A 134-Foot Asteroid Will Skim Earth Tomorrow, Coming As Close As Three Times The Lunar Distance

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A newly discovered asteroid, one believed to be up to 134 feet wide, will swing through our corner of space tomorrow for a close brush with Earth that will bring it within a few times the distance to the moon. Known as asteroid 2019 SH3, the space rock will skim Earth on Sunday night, harmlessly passing by our planet from 771,900 miles away. By comparison, the moon sits at an average distance of 238,900 miles from Earth. This means that, during tomorrow’s close flyby, the space rock will pass within 3.13 times the lunar distance.

According to a report released today by NASA’s Jet Propulsion Laboratory (JPL), the asteroid is expected to dart past Earth at 9:37 p.m. ET on September 29, exactly one week after it was first spotted by NASA asteroid trackers. During the moment of its close approach to Earth, the rock will be barreling through space at break-neck speeds of more than 31,600 mph. About four-and-a-half hours later, the wayfaring space rock will swing by the moon, flying past its cratered surface from 864,900 miles away.

Interestingly enough, tomorrow’s flyby comes a week after another 134-foot asteroid hurtled past Earth at a comparable distance of four times that between our planet and the moon.

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Based on its orbit and proximity to our planet, asteroid 2019 SH3 was classified as a near-Earth object (NEO). As NASA explains, NEOs are celestial objects, such as comets or asteroids, that orbit somewhere between approximately 91 million and 121 million miles from the sun. This means that, in their journey around the sun, NEOs can venture as far as roughly 30 million miles away from Earth’s orbit and as close to the planet’s surface as a few times the distance to the moon.

The interesting thing about this particular NEO is that it can not only approach our planet, but also cross Earth’s orbit. Asteroid 2019 SH3 circles the sun once every three years or so, following an orbital path that occasionally allows it to cross Earth’s orbit. Due to its potential of being “Earth-crossing,” the rock was labeled as an Apollo-type asteroid — a special class of asteroids named after asteroid 1862 Apollo and which zip around the solar system on a similar orbit.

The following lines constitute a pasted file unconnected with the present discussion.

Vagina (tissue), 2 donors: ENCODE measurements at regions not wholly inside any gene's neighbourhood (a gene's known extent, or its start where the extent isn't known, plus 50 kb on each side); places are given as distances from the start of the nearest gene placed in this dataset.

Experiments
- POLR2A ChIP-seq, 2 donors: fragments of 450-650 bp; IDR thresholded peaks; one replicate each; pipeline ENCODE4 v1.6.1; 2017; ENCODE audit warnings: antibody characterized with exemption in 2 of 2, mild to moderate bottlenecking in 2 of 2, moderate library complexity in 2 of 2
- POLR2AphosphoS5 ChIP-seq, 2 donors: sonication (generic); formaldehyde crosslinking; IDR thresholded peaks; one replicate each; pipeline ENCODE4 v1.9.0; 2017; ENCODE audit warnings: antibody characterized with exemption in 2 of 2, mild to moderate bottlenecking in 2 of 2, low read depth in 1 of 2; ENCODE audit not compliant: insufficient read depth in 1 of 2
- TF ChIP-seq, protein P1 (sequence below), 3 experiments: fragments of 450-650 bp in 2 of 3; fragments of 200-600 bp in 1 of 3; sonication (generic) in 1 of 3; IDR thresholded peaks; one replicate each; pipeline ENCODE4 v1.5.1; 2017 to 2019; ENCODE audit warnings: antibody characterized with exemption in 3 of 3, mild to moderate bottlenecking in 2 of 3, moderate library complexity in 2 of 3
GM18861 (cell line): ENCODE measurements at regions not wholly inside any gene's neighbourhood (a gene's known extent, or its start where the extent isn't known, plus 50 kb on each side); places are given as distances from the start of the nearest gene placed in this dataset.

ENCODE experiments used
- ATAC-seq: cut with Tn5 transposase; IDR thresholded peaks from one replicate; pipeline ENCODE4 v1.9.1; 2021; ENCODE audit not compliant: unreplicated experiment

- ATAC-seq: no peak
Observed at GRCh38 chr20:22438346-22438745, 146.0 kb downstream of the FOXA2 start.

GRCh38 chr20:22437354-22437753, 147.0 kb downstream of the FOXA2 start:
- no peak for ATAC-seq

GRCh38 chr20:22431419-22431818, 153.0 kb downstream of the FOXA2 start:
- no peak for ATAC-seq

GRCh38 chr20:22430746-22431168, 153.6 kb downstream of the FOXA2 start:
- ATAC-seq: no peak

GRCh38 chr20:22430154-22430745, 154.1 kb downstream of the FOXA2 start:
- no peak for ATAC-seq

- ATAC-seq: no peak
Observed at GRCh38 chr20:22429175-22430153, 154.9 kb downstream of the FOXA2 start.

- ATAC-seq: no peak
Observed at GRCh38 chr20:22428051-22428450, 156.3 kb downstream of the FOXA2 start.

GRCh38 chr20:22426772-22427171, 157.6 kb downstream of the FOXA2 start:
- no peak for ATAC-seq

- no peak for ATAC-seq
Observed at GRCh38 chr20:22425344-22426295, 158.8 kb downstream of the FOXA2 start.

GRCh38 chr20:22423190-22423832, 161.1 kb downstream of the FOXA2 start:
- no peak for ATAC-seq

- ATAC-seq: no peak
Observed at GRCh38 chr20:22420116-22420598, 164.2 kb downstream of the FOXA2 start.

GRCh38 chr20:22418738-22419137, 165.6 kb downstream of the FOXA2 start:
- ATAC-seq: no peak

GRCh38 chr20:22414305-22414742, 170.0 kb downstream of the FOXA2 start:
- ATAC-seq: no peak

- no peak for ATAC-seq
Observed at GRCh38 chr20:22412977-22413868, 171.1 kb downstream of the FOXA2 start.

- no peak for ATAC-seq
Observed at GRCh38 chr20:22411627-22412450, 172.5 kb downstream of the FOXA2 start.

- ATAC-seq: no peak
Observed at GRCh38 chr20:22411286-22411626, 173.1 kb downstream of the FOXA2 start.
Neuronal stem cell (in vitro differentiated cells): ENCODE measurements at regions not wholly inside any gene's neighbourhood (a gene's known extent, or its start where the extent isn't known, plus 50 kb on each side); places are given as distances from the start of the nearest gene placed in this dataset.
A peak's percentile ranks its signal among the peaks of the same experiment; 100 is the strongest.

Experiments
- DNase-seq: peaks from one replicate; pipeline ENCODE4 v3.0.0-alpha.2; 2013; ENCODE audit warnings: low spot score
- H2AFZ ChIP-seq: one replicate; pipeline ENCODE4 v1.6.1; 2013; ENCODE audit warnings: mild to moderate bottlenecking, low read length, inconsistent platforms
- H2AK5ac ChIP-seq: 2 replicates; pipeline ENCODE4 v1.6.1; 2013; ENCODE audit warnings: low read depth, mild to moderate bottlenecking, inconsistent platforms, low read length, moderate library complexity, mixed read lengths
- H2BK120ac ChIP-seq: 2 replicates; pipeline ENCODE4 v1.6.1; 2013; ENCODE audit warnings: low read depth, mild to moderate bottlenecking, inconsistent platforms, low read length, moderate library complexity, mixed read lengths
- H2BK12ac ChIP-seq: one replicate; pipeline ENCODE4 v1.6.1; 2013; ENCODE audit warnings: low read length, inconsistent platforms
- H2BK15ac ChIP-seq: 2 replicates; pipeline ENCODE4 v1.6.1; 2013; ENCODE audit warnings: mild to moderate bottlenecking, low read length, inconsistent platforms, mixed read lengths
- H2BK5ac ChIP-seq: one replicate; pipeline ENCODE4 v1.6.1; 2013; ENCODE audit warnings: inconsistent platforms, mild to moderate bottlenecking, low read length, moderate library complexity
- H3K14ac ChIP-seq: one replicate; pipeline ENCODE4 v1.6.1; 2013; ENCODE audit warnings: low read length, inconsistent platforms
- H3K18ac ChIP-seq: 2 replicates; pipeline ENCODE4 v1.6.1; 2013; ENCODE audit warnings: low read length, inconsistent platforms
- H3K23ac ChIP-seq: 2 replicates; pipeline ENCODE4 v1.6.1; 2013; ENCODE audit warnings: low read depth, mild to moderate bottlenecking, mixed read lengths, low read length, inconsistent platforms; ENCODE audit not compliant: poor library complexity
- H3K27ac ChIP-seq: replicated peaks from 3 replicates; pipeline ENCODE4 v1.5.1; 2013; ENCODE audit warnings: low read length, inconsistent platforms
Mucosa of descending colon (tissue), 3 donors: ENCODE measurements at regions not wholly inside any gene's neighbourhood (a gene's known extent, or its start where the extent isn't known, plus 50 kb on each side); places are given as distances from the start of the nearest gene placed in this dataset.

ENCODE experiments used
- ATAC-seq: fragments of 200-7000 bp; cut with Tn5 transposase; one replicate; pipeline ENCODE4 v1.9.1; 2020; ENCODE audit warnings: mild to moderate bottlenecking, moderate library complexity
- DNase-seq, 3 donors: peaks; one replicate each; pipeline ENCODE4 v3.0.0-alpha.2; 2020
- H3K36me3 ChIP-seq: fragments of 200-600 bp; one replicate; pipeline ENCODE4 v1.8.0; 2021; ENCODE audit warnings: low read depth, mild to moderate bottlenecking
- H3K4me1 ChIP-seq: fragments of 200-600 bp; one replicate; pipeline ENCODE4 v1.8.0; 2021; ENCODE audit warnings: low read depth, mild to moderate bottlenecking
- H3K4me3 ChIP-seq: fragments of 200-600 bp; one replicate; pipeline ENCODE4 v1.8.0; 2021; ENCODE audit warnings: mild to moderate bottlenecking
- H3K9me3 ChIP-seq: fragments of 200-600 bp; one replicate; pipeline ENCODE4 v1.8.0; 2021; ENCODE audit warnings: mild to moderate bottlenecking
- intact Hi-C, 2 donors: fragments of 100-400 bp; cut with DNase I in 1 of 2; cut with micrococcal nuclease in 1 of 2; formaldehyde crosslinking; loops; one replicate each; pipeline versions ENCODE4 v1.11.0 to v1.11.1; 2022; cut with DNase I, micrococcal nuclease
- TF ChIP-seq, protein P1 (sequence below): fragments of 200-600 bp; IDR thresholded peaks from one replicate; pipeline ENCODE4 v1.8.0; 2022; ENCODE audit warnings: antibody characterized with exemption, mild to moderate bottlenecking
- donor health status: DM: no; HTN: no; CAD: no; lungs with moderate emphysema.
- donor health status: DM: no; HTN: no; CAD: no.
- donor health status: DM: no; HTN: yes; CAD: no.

Asteroid 2019 SH3 will be preceded by a smaller 82-foot Apollo asteroid that will buzz Earth in the pre-dawn hours of Sunday morning, flying past us at 5.6 times the lunar distance.

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As far as NEOs go, asteroid 2019 SH3 ranks on the smaller side. The space rock is estimated to measure anywhere between 59 feet and 134.5 feet in diameter. At the upper end of NASA’s size estimate, the asteroid would be a little over twice the size of the Chelyabinsk meteor that famously penetrated Earth’s atmosphere in 2013, exploding in the sky over Russia and wreaking havoc in the city of Chelyabinsk.

While that particular close encounter caused extensive damage — the Chelyabinsk meteor destroyed more than 7,200 buildings and injured nearly 1,500 people — tomorrow’s celestial rendezvous will pose no threat to Earth and its inhabitants. NASA assures that the asteroid will safely pass by us and then exit the inner solar system as it orbits the sun.

“Scientists determine the orbit of an asteroid by comparing measurements of its position as it moves across the sky to the predictions of a computer model of its orbit around the sun,” explains NASA.

“The more observations that are used and the longer the period over which those observations are made, the more accurate the calculated orbit and the predictions that can be made from it.”

Tomorrow’s flyby will mark the asteroid’s first trip to our corner of the solar system. Previously, the rock performed a relatively close flyby of Jupiter more than eight decades ago, when it passed through the outer solar system in 1935. The object will return to the inner solar system in 2023 for a second visit of Earth.